In these paradisiacal surroundings, I was almost unable to write. I was overcome by the sensuality of the environment, and couldn’t get myself into the world of my novel. Or so I thought. I’ve never had such a miserable time writing. I struggled every day, feeling horrible about what I was doing, or not doing. I’m such a lucky person that I got to take this trip, and yet it was really difficult and in some ways dark. I felt very alone, and was sick a lot too.

CR: It sounds like an amazing experience, except for the sickness, and it’s easy to see how the lush and alien beauty would have made it difficult to write. Probably a return home and a reimmersion in ordinary routine were necessary for some distancing. Now much more recently, and far less exotically, you’ve made a journey to the AWP conference. Was it your first?

AW: My second. I was in Boston in 2013, and this year in LA. It was fun. I brought some good books home.

CR: Tell me more. Do you think of it more as an “industry” conference or as an opportunity to see a lot of books that might otherwise escape you? When I was a librarian, I spent most of my conference time roaming the display floors looking at books instead of attending lectures on librarianship.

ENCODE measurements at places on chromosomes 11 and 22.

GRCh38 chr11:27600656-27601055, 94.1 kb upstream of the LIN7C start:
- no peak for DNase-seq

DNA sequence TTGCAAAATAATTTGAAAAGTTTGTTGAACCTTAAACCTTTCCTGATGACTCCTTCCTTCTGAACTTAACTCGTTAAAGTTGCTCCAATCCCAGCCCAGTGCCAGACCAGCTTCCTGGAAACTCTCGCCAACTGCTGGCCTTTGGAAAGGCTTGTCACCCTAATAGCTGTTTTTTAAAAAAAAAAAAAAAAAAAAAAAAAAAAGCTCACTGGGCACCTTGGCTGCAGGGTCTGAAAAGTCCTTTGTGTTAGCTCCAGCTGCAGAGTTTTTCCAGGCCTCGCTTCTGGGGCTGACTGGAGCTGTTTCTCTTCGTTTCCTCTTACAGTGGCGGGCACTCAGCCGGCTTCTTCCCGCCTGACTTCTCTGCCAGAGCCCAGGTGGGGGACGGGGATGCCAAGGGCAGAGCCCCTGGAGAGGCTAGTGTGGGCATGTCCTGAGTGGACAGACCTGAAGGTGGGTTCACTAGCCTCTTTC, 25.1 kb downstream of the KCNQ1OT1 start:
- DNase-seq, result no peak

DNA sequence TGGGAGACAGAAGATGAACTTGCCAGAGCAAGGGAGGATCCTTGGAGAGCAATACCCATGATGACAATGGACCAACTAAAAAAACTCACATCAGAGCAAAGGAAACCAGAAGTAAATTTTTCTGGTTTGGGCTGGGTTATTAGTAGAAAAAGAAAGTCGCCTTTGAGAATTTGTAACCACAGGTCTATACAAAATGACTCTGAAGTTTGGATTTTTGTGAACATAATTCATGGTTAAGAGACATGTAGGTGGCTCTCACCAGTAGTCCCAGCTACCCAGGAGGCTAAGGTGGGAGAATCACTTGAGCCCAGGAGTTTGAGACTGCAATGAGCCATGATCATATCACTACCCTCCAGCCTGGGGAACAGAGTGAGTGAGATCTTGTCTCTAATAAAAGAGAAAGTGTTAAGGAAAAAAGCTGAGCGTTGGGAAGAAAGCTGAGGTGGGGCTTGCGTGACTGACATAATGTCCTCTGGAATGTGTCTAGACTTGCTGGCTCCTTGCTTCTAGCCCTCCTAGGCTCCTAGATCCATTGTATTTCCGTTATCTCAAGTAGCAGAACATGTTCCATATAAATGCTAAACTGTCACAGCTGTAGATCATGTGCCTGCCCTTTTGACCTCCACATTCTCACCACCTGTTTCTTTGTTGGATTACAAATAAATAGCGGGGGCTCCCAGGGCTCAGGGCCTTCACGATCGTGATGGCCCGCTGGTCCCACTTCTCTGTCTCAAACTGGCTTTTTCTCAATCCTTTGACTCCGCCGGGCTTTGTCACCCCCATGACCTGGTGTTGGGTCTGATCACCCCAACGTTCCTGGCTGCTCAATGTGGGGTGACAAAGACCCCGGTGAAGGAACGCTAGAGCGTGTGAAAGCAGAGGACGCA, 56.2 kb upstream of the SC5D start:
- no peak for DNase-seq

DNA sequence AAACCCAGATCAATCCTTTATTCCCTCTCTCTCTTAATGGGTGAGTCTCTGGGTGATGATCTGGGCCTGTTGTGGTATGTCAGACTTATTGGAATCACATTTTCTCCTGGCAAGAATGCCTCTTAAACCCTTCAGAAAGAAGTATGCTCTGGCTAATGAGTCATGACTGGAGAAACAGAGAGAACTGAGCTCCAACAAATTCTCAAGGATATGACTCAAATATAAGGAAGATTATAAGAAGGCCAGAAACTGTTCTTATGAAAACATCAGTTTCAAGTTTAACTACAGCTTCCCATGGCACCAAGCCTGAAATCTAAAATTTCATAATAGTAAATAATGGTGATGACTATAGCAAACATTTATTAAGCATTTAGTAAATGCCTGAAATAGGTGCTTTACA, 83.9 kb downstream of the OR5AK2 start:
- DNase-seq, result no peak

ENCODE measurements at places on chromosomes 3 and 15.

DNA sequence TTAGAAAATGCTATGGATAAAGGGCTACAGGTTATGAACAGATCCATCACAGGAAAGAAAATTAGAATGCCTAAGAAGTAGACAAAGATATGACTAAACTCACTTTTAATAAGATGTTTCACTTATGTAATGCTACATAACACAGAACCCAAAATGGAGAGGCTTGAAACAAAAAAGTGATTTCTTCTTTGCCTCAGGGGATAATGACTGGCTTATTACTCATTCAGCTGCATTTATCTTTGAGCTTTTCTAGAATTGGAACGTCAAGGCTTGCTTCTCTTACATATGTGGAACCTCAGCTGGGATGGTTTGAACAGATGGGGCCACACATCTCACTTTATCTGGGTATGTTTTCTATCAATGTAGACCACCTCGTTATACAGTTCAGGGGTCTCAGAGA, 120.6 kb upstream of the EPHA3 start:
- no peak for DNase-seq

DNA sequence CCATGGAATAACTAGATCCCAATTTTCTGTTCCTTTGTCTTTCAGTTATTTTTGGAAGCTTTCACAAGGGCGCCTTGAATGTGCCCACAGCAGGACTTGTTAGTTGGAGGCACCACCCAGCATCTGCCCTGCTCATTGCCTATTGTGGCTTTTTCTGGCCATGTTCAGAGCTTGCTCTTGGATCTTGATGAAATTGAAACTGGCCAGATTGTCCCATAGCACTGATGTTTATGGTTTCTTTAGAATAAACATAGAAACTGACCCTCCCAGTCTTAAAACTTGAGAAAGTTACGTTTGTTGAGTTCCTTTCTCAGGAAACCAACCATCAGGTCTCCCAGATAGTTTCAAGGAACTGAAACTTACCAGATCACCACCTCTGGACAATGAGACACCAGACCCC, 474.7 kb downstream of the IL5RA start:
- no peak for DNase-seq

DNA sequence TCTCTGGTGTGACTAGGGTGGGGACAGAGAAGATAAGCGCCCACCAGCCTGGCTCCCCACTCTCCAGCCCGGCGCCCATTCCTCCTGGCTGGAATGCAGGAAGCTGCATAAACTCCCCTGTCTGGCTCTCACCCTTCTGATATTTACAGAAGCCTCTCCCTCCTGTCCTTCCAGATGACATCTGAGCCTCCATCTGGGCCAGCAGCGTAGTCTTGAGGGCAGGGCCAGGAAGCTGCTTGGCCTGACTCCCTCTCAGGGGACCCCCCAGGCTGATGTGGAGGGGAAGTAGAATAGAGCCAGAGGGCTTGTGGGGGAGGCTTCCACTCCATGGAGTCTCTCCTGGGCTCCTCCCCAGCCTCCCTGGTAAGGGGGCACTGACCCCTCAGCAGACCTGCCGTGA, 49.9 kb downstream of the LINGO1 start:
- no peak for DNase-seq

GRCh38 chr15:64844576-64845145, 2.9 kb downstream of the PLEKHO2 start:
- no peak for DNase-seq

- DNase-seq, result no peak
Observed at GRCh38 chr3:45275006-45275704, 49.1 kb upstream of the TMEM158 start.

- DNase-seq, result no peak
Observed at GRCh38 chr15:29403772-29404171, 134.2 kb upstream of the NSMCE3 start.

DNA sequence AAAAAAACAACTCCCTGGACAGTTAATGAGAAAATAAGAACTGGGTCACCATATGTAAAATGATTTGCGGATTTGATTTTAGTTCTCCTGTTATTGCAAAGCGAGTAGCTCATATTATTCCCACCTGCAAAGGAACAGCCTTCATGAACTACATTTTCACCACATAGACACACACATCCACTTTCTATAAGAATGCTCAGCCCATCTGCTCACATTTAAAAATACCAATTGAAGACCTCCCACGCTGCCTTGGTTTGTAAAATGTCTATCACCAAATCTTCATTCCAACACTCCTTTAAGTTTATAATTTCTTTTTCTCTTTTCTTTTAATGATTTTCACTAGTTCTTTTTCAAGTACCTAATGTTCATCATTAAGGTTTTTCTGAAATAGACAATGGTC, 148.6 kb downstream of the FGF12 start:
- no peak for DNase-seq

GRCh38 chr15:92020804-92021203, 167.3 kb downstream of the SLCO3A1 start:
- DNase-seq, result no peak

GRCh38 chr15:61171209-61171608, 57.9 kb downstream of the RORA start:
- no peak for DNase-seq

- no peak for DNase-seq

AW: There’s a long-lost friend element, when people who love each other dearly but don’t live near each other get to connect again. The few sessions I went to, one on translation, one on book reviewing, and then a few readings, were all really good. And then there’s nothing like the book fair. It’s astounding, how vibrant the small press scene is these days. So many beautiful and interesting books, one after another gorgeous objects calling out to be picked up and taken home. I am really ignorant. I get most of my books from the public library, and I read a lot of mysteries and literature in translation. It takes someone much more dedicated and attuned than me to have a grasp of the bookfair. Gabe Blackwell, the editor of The Collagist, steered me around some.

CR: Those sound like much more interesting sessions than we usually had at the library conferences!